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Sharing Mercy and Grace With Others — 5 Comments

  1. Hello William, thank you again for your thoughts so eloquently put. I can't help putting my tongue into my cheek and marvel at the lack of comments so far to your post. Does this mean we have no grace toward those around us?
    I agree with David Towet above, I want to show mercy to my fellows around me.
    So what our prayer group has started doing is pray sincerely for the 'unlovlies' around us in our community. This prayer includes - the wife beaters, the party girls who leave their children at home alone, the addicts, the folk who do not laugh at our jokes, the ones who gossip against us, who cause us emotional pain, the mentally disabled even though we know they can't help being what they are. The demanding teenagers, workmates, elderly, lonely, the ones we find difficult to get along with; all of the above and more. We pray for them, and try to find and ask for God's mercy to us so that we can invite them to our birthday parties and show them some kindnesses to reflect God's grace given to us.
    Godbless today, Mrs A Stolz

    • I wonder if Grace is understood, and are aware of the difference between Grace and Love. Ephesians 2:8 makes that distinction by application. Grace can have human applications in our every day lives, but the example is Christ. Ephesians 2:8 make sure of the source. It is a gift of God. Jonah was unwilling to be merciful to the inhabitants of Nineveh to the point that he wanted do what he wanted rather than what God wanted Every stubborn person. God demonstrated Grace to everyone in the story of Jonah. Ephesians 2:8 is the best example of Grace that I am aware of as well as Faith.

  2. God said, ...I will have mercy on whom I will have mercy, and I will have compassion on whom I will have compassion. Rom 9:15 It is God's will to have mercy and compassion on everyone, and we as His people should have this very same mindset within ourselves. Phil. 2:5 If we have a problem forgiving others we will have a problem being forgiven of the Father. Mark 11:25-26 Just as God's grace has been freely given to us, so should we freely give ourselves to others; regardless of their feelings toward us. So is the true meaning of Lev. 19:18 "...Love thy neighbor as thyself."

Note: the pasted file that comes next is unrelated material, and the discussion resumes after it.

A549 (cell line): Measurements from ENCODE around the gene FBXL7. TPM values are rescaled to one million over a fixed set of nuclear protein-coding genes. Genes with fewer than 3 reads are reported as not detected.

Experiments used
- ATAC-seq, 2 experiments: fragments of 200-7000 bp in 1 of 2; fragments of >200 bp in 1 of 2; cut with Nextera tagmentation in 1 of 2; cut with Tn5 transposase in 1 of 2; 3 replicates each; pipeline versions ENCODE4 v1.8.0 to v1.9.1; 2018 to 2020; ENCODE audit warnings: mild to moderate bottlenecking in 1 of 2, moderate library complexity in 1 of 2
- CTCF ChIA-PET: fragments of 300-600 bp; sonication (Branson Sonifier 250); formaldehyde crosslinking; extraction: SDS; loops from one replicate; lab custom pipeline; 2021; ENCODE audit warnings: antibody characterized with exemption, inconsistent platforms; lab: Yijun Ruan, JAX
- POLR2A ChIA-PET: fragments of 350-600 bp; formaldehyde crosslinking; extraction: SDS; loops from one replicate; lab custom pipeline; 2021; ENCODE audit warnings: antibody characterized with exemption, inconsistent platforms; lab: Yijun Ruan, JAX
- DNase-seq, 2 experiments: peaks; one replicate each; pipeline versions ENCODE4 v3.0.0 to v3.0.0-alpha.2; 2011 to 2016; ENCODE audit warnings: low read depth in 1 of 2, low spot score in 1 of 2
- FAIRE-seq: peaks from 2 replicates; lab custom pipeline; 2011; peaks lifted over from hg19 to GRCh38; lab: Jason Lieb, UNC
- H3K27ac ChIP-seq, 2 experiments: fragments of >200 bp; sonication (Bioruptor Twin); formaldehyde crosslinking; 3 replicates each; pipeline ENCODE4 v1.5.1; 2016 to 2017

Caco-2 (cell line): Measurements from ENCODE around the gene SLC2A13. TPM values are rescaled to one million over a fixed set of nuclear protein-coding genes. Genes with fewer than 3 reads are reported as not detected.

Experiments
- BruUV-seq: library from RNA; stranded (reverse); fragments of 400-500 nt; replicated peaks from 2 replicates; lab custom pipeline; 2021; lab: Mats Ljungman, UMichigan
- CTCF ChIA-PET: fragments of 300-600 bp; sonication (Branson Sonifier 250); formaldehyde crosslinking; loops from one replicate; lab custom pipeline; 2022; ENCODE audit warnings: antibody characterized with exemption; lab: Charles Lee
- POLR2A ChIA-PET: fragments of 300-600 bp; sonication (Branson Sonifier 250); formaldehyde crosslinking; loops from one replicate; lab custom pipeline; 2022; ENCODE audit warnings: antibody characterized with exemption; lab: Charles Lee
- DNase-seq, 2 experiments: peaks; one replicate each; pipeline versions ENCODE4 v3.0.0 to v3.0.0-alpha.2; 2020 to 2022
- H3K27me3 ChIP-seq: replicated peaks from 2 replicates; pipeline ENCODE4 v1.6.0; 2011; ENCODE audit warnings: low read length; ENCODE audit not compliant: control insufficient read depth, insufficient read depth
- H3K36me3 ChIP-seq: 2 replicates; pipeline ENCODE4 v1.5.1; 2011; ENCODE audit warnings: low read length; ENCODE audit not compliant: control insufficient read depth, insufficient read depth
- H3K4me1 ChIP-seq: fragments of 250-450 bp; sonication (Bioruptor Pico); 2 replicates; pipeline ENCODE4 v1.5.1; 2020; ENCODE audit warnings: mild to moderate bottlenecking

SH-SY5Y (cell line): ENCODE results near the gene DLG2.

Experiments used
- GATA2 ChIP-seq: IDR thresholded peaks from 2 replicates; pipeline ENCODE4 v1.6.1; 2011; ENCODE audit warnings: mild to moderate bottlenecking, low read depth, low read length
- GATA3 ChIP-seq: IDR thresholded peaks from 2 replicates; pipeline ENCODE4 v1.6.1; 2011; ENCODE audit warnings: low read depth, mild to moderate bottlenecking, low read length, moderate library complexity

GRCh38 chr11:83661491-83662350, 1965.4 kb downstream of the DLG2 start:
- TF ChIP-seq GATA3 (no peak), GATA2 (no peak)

3. I have been mulling over William’s article since it appeared because it appears to me that God’s idea of mercy is different than ours. Our “mercy” may enable impaired thinking and bad behaviour, making us codependents in a dysfunctional relationship; whereas, God’s mercy is purposed to call those who are willing out of their bondage to the fears and lusts that they once served to a Person who will lead them to an abundant eternal life.

    “I will be gracious toward whom I will be gracious, and I will show mercy on whom I will be merciful.” (Exodus 33:19; Romans 9:15.) God’s grace and mercy are arbitrary—he gives freely to those who apparently don’t deserve them. And through his words and actions, he tells all who will hear and see what kind of Person he truly is. His goodness is hard and clear, like diamond, to cut the dross from those who would journey with him.

    To those who see God as he truly is, his grace and mercy are life, but to those refuse to believe the Way, the Truth and the Life before their eyes, grace and mercy spurned are death. As Paul observes in Romans 9:17 (Exodus 9:16):
    For the Scripture says to the Pharaoh, “For this very purpose I have raised you up, that I may show My power in you, and that My name may be declared in all the earth.”
    The same grace and mercy results in two different outcomes. And again in 2 Corinthians 2:16 (NLT), the gospel preached “To those who are perishing” is “a dreadful smell of death and doom. But to those who are being saved”, “a life-giving perfume.” The same gospel, but two different outcomes.

    It is all about the human heart in the light of God's unchanging love.

    O God, I pray for our hearts.


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